"In media charters, correct dissemination of information and honest reporting of a story are established tenets. I express my deep regret about the disregard shown by certain Western media for these principles."Incidentally, while doing the research for this post, I was unfortunate enough to get my eyes and brain cells dirty reading the article in USA Today. Since I had to suffer for my art, I'll spread the pain around by just giving you a few of the phrases that appear in the article: "Part anti-U.S. diatribe and part religious screed...a naive leader whose beliefs stem from resentment and ignorance of the Western world...cheeky and presumptuous...lack of understanding of the West...feelings of resentment." My favorite sentence is this one: "Ahmadinejad criticizes the United States for alleged transgressions at Guantanamo Bay, Cuba, and in Latin America and the Middle East." Yeah, "alleged." Man, that Ahmadinejad has a vivid imagination, doesn't he? I mean, who on earth thinks that the U.S. has committed transgressions at Guantanamo, and in Latin America and the Middle East? I mean, other than 99% of the world's population?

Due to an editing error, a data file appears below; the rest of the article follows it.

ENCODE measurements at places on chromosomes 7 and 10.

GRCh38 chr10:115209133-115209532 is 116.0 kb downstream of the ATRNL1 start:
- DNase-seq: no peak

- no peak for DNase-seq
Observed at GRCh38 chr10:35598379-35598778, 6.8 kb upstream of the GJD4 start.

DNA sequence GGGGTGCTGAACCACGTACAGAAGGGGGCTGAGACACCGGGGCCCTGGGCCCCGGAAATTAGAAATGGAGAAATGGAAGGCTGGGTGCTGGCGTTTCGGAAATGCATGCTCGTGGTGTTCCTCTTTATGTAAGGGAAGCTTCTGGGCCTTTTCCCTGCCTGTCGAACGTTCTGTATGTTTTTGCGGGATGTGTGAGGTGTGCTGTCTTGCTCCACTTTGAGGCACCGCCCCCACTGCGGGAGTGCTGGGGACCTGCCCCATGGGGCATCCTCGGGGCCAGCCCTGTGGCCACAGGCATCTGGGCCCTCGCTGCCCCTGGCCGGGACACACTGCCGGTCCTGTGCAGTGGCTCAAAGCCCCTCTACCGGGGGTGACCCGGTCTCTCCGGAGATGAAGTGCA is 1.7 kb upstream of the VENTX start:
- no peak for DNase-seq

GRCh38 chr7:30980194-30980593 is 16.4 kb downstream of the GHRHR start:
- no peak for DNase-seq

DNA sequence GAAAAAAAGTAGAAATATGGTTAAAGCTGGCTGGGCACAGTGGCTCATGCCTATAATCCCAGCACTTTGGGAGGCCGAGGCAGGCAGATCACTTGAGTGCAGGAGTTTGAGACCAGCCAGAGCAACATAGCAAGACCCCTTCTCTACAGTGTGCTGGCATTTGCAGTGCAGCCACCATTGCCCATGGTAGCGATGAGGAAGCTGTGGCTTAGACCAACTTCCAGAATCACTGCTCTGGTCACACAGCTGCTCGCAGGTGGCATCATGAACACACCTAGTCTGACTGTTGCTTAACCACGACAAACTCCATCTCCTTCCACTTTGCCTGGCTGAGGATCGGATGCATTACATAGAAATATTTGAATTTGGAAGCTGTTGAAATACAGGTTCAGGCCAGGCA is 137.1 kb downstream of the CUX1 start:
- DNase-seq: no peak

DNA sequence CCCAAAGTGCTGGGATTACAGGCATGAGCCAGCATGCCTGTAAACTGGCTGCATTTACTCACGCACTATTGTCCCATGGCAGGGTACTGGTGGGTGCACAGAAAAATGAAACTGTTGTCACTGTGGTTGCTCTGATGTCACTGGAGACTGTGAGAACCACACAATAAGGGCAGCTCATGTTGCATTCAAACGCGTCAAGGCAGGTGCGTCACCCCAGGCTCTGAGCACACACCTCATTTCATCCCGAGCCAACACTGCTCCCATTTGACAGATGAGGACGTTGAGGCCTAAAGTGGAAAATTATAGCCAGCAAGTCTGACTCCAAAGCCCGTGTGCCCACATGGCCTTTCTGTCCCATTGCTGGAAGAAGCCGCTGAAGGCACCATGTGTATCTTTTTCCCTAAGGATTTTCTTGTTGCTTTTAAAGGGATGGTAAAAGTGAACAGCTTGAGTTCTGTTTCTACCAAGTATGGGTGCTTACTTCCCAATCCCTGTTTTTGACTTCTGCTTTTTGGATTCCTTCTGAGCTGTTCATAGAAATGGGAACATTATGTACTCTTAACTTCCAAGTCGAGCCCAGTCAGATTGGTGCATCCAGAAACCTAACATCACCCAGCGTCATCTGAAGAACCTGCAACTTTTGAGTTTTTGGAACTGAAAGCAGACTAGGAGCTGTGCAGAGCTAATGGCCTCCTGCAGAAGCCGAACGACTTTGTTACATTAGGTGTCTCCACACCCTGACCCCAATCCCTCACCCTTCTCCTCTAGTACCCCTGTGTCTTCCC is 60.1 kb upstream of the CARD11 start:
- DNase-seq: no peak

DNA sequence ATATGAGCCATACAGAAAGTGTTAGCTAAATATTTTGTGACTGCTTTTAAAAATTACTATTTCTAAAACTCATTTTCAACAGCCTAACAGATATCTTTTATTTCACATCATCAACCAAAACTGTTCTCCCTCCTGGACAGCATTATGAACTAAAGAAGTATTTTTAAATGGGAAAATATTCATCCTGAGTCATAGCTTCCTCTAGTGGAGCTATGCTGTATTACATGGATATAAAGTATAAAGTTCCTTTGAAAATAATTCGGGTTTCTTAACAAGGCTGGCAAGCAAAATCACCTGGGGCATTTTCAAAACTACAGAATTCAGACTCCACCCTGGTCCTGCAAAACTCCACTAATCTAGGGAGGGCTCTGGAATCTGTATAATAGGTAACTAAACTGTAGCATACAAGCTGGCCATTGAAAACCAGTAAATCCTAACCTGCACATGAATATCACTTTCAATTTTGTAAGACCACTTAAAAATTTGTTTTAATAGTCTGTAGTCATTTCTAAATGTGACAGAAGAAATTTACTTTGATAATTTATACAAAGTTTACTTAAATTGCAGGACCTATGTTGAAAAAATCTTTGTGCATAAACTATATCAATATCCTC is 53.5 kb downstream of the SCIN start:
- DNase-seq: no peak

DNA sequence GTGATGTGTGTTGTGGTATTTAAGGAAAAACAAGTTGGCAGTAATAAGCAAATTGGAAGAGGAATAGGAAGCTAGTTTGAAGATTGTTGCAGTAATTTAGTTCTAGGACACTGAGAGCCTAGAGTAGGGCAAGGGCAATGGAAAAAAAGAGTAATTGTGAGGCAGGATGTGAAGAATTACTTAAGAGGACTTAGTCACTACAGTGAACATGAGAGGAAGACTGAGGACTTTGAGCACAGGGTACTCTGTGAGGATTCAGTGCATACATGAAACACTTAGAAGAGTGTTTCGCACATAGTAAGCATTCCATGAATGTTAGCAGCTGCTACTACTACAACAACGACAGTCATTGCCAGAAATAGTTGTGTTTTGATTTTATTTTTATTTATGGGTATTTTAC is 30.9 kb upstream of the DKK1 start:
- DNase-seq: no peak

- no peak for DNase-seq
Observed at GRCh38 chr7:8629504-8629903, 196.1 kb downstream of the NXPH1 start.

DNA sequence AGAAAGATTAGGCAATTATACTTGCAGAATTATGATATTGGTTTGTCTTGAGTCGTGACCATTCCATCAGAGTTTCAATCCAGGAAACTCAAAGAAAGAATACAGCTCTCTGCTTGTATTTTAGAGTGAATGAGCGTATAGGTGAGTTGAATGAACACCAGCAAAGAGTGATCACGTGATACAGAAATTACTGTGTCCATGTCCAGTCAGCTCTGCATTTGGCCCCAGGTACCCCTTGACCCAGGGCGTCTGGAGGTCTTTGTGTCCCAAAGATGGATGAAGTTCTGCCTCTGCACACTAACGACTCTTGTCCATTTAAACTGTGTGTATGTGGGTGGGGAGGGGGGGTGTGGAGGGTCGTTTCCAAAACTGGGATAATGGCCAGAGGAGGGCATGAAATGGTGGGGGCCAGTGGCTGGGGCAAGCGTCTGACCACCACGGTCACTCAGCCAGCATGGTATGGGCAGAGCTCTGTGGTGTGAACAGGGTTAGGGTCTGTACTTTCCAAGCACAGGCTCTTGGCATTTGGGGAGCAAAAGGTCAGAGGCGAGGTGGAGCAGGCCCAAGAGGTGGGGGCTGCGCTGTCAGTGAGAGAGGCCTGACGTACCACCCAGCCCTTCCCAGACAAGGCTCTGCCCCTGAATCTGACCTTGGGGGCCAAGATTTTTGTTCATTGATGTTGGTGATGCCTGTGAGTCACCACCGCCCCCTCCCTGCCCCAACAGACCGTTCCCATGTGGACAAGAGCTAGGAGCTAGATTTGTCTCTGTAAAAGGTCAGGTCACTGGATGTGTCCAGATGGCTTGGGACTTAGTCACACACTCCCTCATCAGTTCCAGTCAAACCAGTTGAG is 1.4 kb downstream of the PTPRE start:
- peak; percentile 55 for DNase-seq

Wednesday, May 10, 2006
The letter from Iranian President Ahmadinejad to George Bush was covered in the media, unlike Stephen Colbert's equally scathing criticism, which was almost entirely ignored by the media. But they do have one thing in common--the media completely ignores their criticism of the media. If you look at the coverage of the Ahmadinejad letter in The New York Times, the Washington Post, the Los Angeles Times, or in USA Today (not to mention various cable channels on which I've seen coverage), here's the one quote you won't find mentioned at all--the one I led with yesterday: